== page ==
Suit against tsunami-hit bank fails

Kin tried to hold employer liable for evacuating victims to roof

Kyodo

The Sendai District Court ruled Tuesday against the plaintiffs in a damages suit brought by relatives of three bank employees killed by the huge tsunami generated by the March 11, 2011, earthquake.

The relatives were seeking about ¥235 million from 77 Bank, a regional bank based in Sendai, the capital of Miyagi Prefecture.

In rejecting the lawsuit, the three-judge panel led by Norio Saiki said the bank could not have expected such huge tsunami to strike.

The families immediately appealed the ruling.

The three employees were among 12 employees at 77 Bank’s branch in Onagawa, Miyagi Prefecture, who evacuated to the roof at the order of the branch manager but were swept away by the tsunami. The manager also died. Only one branch employee survived.

Saiki said the order to flee to the office roof was reasonable as a series of aftershocks was hitting the region, rejecting the plaintiffs’ claim that the bank failed to take sufficient safety measures for its employees.

The relatives argued that the bank should have directed the employees to Mount Horikiri, some 260 meters away, the area designated by the Onagawa Municipal Government as an evacuation site during natural disasters.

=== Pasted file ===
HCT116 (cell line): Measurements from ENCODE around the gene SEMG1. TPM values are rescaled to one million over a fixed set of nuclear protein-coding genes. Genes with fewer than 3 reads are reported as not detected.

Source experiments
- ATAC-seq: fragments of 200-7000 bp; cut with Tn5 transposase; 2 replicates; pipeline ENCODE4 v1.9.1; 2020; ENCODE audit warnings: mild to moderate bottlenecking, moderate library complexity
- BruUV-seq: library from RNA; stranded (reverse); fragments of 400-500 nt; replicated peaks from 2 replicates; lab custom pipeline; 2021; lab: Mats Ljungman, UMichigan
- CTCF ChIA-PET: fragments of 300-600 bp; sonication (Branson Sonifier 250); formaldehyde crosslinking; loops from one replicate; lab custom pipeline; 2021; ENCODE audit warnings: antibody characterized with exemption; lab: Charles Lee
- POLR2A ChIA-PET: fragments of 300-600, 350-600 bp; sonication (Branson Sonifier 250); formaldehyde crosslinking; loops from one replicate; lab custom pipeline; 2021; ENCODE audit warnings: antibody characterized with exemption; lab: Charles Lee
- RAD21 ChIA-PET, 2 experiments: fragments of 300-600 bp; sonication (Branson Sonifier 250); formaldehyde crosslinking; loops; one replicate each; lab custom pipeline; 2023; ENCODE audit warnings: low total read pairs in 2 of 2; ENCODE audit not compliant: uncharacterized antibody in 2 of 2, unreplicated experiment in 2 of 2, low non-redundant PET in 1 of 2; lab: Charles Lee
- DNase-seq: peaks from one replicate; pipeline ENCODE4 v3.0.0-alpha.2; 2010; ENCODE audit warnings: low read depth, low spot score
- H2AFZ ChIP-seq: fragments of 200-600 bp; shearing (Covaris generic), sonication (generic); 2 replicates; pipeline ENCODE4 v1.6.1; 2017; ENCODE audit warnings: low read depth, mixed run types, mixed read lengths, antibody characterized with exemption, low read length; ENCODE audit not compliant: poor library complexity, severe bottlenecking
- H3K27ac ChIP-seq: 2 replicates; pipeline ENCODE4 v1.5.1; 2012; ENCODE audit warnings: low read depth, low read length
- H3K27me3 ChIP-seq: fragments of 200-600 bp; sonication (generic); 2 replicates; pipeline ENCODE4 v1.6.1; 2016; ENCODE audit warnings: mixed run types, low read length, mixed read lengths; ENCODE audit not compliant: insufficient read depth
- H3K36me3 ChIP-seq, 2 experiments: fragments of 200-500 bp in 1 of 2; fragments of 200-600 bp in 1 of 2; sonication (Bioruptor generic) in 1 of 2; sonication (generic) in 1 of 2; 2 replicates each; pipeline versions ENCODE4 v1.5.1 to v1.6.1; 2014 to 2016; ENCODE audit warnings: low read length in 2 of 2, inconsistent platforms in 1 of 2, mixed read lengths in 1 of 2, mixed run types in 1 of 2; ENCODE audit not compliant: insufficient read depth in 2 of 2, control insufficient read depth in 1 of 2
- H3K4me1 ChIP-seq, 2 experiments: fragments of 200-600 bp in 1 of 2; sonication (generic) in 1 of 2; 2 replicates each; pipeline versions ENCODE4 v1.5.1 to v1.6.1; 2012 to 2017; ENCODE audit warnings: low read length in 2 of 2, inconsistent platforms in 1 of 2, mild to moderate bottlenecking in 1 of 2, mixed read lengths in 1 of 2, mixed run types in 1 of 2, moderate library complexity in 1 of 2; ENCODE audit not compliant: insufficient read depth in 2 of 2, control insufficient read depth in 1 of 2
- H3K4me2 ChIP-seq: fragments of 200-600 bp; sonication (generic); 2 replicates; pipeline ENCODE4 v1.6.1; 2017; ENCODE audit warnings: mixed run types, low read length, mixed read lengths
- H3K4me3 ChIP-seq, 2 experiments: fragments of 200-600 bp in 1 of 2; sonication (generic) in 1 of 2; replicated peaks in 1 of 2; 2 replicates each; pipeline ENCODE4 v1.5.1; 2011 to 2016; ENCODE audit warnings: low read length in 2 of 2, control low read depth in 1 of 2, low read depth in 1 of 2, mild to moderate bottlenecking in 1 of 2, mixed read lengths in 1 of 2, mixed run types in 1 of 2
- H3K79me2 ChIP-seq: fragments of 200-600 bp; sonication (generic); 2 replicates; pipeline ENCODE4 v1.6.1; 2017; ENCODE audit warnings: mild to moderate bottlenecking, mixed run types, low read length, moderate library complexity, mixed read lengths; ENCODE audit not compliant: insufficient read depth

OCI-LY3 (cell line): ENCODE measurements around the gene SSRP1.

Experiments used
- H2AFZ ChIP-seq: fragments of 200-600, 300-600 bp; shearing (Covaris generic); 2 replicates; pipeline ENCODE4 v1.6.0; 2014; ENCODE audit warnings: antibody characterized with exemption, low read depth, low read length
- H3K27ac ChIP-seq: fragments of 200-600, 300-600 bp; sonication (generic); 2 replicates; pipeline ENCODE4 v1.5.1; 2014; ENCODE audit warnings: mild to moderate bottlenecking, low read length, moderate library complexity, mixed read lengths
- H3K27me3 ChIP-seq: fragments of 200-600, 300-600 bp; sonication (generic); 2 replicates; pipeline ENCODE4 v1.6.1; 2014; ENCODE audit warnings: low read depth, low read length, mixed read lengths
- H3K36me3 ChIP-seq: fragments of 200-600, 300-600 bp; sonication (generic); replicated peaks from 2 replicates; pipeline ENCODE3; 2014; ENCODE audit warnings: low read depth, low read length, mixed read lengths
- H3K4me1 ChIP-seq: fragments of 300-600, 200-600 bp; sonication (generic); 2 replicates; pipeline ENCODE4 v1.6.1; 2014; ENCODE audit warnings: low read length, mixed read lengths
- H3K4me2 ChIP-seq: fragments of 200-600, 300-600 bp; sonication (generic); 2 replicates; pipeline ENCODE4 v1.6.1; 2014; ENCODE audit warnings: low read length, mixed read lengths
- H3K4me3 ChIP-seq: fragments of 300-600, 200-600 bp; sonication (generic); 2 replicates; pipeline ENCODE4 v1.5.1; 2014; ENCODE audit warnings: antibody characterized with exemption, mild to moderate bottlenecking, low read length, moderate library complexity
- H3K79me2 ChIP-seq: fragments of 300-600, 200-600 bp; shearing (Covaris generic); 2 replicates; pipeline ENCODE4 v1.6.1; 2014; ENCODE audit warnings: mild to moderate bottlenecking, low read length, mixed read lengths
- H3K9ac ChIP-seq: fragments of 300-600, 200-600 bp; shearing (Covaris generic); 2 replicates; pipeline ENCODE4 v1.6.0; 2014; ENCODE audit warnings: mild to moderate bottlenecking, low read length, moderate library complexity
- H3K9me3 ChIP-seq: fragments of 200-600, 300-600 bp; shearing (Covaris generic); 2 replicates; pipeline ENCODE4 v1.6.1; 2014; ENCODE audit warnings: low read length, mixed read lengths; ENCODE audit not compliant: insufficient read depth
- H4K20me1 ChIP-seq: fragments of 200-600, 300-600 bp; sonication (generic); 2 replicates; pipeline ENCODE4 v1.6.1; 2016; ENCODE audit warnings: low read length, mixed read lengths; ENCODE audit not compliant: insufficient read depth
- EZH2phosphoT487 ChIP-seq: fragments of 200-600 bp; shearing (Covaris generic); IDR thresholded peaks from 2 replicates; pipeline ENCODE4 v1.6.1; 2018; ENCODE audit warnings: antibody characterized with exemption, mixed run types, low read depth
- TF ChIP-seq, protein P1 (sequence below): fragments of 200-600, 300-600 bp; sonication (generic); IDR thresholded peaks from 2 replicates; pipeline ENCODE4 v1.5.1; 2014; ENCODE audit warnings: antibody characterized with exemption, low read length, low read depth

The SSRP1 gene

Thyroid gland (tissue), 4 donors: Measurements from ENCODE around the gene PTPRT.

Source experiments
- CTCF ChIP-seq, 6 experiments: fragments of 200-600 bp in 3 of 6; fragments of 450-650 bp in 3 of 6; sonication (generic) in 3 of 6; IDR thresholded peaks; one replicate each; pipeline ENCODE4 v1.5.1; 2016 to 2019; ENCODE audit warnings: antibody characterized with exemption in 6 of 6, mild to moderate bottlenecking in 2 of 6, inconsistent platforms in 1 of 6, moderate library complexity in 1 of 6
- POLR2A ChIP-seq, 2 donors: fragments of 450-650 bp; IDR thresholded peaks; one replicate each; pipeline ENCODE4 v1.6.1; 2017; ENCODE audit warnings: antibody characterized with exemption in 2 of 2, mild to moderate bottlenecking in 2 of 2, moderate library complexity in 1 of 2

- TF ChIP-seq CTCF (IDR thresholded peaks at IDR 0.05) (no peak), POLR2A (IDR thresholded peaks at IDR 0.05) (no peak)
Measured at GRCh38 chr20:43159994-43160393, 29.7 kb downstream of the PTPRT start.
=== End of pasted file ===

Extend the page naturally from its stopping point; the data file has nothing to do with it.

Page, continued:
Saiki said the bank could not have expected that huge waves would engulf the 10-meter-high building and that the branch manager’s decision to evacuate them to the roof was not in appropriate.

In 2009, 77 Bank revised its natural disaster guidelines, designating the branch roof as an evacuation point in addition to the mountain.

The bank released a statement after the ruling that its successful defense in court did not alter the sense of grief over the loss of 12 employees.

The bank also said it will do its best to raise anti-disaster awareness among employees.

One of the plaintiffs was Yasuo Takamatsu, 57, whose wife, Yuko, died at the age of 47. He told reporters that he regretted the court’s decision, saying the ruling was a defeat for those seeking to have firms do a better job of managing their employees’ safety.

Another plaintiff, Takayuki Tamura, 53, whose son, Kenta, died at age 25, said he will continue trying to get firms to improve their anti-disaster measures.

For a similar damages suit, the Sendai District Court ordered Hiyori kindergarten in Ishinomaki, Miyagi Prefecture, last September to pay ¥177 million in damages over the deaths of four children, who were killed when the school’s bus was swamped by the tsunami.